Prisons exist to keep the public safe yet in recent years the Ministry of Justice and Her Majesty’s Prisons and Probation Service has shown that they are not capable of properly managing the most dangerous offenders. This paper, by Richard Walton – a former Head of the Metropolitan Police’s Counter Terrorism Command – argues that it is time for the Home Secretary, and the Home Office, to supervise prisons as they did until 2007. The Ministry of Justice as it is currently configured should be abolished, with a new Lord Chancellor’s Department replacing it to work solely on courts and justice policy, at the same time enshrining in law and practice the independence of the judiciary.

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Protest, Parliament and the rule of law

With the rhetoric inside the House of Commons ratcheted up to fever pitch this week, it is hardly surprising that protest outside Parliament became equally as chaotic and disruptive.

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Latest Crime & Justice Publications

Going Ballistic: dealing with guns, gangs and knives

Going Ballistic: dealing with guns, gangs and knives

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Going Ballistic’s findings support four primary arguments: that official crime figures do not reflect the experiences of many communities in England and Wales; that information and intelligence sharing between agencies is lacking; that early intervention and prevention work needs to be targeted and expanded and that the relevant legislation governing gun and knife crime is a mess.

Latest Crime & Justice Blogs

The Tory ‘hardliners’ showing their compassion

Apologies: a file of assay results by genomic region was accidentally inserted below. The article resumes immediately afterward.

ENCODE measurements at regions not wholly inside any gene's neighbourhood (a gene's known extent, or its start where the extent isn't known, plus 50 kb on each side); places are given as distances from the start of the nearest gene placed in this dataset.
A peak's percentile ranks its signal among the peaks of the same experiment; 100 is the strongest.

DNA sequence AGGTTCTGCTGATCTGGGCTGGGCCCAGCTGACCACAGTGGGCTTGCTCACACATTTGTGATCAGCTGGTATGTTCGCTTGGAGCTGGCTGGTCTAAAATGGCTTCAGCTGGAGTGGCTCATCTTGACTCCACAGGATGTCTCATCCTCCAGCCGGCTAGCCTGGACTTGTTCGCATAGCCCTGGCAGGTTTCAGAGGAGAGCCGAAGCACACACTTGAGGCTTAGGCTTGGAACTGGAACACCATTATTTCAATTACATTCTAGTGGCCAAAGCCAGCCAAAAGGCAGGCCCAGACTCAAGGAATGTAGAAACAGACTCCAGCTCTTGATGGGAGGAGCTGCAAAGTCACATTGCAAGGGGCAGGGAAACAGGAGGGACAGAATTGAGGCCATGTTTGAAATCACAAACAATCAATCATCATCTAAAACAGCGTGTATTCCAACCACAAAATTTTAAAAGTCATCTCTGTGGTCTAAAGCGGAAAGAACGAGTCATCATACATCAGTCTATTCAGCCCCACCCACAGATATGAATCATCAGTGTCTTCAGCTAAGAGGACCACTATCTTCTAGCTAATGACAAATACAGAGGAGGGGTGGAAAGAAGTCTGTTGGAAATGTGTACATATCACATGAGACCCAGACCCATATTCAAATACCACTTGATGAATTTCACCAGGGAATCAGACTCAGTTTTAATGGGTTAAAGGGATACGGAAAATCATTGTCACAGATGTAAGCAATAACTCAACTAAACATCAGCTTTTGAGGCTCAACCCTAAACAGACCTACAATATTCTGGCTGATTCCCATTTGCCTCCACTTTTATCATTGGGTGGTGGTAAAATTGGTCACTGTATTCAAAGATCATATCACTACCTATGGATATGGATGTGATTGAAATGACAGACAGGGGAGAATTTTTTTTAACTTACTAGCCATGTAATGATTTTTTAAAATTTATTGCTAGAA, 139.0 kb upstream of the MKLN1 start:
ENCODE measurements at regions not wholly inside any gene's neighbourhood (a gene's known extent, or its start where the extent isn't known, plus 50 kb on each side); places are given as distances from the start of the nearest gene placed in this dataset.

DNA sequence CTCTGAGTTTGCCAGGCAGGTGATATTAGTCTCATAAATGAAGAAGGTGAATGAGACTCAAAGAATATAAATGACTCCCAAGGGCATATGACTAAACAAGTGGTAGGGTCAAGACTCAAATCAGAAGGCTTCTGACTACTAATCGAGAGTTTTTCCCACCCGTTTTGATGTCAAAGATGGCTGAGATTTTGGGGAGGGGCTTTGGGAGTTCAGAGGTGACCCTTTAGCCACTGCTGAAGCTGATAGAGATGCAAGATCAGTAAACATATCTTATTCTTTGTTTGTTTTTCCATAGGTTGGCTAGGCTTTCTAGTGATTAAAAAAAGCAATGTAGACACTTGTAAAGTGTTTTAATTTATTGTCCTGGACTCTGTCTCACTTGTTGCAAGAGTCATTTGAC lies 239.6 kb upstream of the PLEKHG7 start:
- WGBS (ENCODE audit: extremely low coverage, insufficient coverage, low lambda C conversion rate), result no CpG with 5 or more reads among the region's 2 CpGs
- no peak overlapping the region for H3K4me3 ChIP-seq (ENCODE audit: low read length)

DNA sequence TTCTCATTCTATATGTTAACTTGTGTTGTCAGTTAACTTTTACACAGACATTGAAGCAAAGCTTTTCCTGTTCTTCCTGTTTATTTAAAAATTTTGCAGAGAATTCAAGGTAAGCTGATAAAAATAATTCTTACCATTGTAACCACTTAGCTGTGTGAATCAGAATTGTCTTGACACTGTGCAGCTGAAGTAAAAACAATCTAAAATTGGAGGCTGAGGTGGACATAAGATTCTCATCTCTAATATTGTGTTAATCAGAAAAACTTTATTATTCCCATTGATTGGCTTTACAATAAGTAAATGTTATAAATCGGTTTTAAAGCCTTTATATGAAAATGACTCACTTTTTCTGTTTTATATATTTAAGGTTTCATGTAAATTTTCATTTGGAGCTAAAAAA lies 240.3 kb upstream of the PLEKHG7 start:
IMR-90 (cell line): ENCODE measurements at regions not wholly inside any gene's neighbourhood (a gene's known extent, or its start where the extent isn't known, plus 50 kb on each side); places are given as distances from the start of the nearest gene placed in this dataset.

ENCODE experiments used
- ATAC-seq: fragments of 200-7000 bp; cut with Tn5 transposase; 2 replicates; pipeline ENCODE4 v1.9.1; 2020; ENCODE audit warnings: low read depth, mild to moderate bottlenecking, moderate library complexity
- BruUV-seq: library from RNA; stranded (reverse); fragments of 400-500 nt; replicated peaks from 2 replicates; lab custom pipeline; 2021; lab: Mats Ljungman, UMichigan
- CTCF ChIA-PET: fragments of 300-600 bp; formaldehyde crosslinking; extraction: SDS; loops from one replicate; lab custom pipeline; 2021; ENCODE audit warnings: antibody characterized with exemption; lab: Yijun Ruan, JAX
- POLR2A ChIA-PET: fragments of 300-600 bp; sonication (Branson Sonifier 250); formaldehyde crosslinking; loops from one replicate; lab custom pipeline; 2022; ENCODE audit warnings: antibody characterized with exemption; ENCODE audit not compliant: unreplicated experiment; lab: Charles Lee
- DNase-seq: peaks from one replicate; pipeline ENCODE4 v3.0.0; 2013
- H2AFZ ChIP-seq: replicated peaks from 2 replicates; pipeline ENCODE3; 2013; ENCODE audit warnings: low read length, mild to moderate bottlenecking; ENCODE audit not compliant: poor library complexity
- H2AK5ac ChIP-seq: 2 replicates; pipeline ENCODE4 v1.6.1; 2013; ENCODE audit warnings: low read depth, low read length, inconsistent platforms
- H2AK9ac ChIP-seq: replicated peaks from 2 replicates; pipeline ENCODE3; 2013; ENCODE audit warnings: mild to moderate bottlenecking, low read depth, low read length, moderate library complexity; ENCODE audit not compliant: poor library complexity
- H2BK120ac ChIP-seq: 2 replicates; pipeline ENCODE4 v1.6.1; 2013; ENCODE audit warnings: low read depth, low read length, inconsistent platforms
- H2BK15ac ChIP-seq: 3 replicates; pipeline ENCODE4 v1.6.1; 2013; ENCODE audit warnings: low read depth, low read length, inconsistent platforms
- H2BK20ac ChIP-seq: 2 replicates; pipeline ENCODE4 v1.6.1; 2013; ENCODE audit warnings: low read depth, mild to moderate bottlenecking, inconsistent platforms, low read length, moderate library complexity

The Tory ‘hardliners’ showing their compassion

Max Chambers, Head of Crime & Justice at Policy Exchange, argues that the clash between Tory ‘modernisers’ and ‘traditionalists’ is a false dichotomy stirred up by the media. Max notes that Chris Grayling’s work in justice and Iain Duncan Smith’s work in welfare show that it is possible to be both Conservative and back social reform policies.

Bill of Rights: ‘Why I fear this will prove I was right to be worried’

Bill of Rights: ‘Why I fear this will prove I was right to be worried’

Dr Michael Pinto-Duschinsky, Policy Exchange’s Senior Consultant for Political Institutions, argues that the upcoming report by the Commission on a British Bill of Rights is likely to be disappointing. Michael argues that even if a British Bill of Rights is published, it is likely that the European Court of Human Rights will still have a final say on matters of national significance.

It’s time for the Crown Prosecution Service to grow up

It’s time for the Crown Prosecution Service to grow up

Karen Sosa, Crime & Justice Research Fellow at Policy Exchange and author of recent report In the Public Interest, writes highlighting failings with the Crown Prosecution Service. She calls for greater accountability for the organisation, as well as a greater public-facing approach to its work.